My husband is having two mates from the pub over tonight for a Burns Supper. While these Burns Night celebrations can be steeped in tradition and have a fairly rigid format, I'm sure Neil's will be informal and less structured (and involve plenty of malt whiskey).
Robert Burns is a Scottish poet (1759-1796) whose birthday is celebrated worldwide on Jan. 25. The holiday can be observed with much pomp and circumstance or very little ballyhoo. No matter how you celebrate though, three things are usually involved: haggis, poetry and whiskey.
The format for these celebrations begins with a general welcome, which is followed by the Selkirk Grace:
"Some hae meat and canna eat,
And some wad eat that want it,
But we hae meat and we can eat,
Sae let the Lord be thankit."
I don't think either of Neil's guests play the bagpipes, so the haggis will enter our dining room with little fanfare. A haggis is a savory pudding made of oats, offal, onion and various spices. Burns' famous "Address to a Haggis" is read and the haggis is sliced open with a grand flourish when a particular line is reached ("An' cut you up wi' ready slicht"). The haggis is usually served with tatties and neeps (potatoes and turnips), which will be the case at Chez Morrice tonight. (However, I am having a Domino's pizza delivered.)
An overview of Burns' life and work can be given at this point — most people read their favorite of "Rabby's" poems, and much toasting and whiskey-drinking ensues. It can be difficult to read and understand his poetry (as illustrated with the verse above) but nearly everyone is familiar with his most famous work, "Auld Lang Syne." This song, which most of us associate with New Year's Eve (or Hogmanay), is sung at the conclusion of the supper.
Cranachan (a boozy concoction made with oats, whipped cream, honey, whiskey and raspberries) or Tipsy Laird (whiskey trifle) can be served for dessert. Since I prefer to bake cookies, they're getting shortbread here tonight.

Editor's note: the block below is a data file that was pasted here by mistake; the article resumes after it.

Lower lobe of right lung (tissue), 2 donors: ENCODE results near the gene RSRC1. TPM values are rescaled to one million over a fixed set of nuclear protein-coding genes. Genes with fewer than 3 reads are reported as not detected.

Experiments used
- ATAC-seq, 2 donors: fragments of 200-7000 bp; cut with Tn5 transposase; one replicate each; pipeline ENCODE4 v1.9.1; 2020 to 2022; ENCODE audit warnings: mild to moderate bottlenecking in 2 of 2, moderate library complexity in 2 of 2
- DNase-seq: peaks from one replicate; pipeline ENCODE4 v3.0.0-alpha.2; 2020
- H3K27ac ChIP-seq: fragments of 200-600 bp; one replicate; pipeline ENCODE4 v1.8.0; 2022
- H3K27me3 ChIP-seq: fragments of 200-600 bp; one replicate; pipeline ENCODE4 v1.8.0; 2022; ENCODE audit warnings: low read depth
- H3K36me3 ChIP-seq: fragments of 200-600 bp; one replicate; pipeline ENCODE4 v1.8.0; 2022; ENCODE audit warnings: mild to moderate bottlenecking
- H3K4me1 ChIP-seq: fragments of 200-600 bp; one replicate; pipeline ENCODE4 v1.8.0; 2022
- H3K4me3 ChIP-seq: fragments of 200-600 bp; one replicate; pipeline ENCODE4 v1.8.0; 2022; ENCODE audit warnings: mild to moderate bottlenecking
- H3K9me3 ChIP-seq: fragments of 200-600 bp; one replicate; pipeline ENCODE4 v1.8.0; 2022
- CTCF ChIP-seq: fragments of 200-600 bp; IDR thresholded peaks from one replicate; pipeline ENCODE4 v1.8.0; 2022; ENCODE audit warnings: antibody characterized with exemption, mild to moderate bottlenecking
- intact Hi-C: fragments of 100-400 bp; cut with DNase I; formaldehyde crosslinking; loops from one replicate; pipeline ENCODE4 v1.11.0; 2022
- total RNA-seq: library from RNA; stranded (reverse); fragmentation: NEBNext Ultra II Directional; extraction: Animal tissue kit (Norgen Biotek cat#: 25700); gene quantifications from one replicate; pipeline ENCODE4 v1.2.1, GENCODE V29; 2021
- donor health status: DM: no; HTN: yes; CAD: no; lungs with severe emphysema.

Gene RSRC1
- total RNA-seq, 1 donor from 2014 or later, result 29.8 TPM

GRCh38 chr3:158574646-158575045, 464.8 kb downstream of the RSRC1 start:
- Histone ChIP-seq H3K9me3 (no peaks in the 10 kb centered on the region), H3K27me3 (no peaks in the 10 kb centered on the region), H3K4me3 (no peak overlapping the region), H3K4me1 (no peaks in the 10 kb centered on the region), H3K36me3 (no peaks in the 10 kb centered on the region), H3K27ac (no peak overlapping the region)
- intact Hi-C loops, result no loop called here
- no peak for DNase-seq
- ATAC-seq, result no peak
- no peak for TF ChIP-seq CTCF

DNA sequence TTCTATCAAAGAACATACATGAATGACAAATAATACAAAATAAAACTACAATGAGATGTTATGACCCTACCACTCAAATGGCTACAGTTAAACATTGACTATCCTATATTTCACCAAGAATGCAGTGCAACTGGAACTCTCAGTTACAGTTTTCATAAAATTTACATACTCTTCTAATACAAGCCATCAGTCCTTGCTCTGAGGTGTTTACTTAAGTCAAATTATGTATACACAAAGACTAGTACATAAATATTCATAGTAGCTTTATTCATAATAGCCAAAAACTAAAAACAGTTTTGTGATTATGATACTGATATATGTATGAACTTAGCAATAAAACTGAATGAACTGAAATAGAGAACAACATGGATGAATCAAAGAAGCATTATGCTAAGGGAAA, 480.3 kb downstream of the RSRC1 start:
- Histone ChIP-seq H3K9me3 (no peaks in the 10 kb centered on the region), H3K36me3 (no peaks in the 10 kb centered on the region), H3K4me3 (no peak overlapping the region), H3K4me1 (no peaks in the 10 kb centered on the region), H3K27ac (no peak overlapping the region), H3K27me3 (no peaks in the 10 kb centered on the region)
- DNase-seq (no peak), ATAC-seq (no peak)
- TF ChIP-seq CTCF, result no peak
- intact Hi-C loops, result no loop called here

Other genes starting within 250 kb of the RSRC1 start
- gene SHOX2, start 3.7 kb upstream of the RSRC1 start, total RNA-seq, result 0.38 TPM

|Shortbread will be served.|
I followed Delia Smith's recipe for Scottish Butter Shortbread because I've never made it before (I find it dry). Delia is Britain's answer to Martha Stewart, so I used her version. She uses semolina, which gives the cookie a crunchier texture (and I always have semolina because I use it to make pizza dough). Anyway, most recipes rely on three main ingredients — flour, sugar and butter — so it's practically foolproof.
"I can remember my father making it," recalled my Scottish neighbor, Bob. "I mean, you never saw him in the kitchen. But he made shortbread. And now I know why — it's dead easy!"
I used a round baking tin; the shortbread is cut into wedges, like a pizza. Mine didn't have fluted edges, though, which produces shortbread "petticoat tails." Another option is a square pan; the shortbread is then cut into fingers. Or cut shortbread rounds from the dough with a biscuit cutter. Regardless of your choice, here's the one place where it could go wrong: don't work the dough too much or your shortbread could be tough.
The whole house was bathing in the golden smell of butter, even after the oven was off and the shortbread was cooling. I don't know if it was because it was Delia's recipe or because it was homemade, but my shortbread was delicious! Seriously, it tasted so buttery and crumbly. And so not dry.
Now let's "hae" the Glenfiddich!
Delia Smith's Scottish Butter Shortbread
6 oz butter, room temperature
3 oz caster sugar, plus extra for dusting
3 oz fine semolina (or flour, if you don't have semolina on hand)
6 oz flour
Pre-heat oven to 300 degrees Fahrenheit.
|The dough should be crumbly until you pull it|
together with your hands.
Beat the butter in a stand mixer using the paddle attachment. Beat in the sugar, followed by the semolina and flour, just until it's blended. Turn mixture onto a lightly floured surface and pull together with your hands, careful not to overwork the dough.
Lightly press the dough evenly into a fluted flan tin (or 8-inch round or square cake-tin). To make sure it's even, you can give it a final roll with a small glass tumbler. Prick the shorbread all over with a fork, or it will rise up in the center while it's baking.
Bake for 60-70 minutes on the middle rack of the oven; it should have turned pale gold and feel firm in the center.
Using a sharp knife, mark out the surface into wedges or fingers. Leave to cool in the tin on a wire rack. When completely cool, cut into wedges and dredge with caster sugar. Store in an airtight container for up to three days.
This post has been shared with Frugal Food Thursdays at Frugal Follies.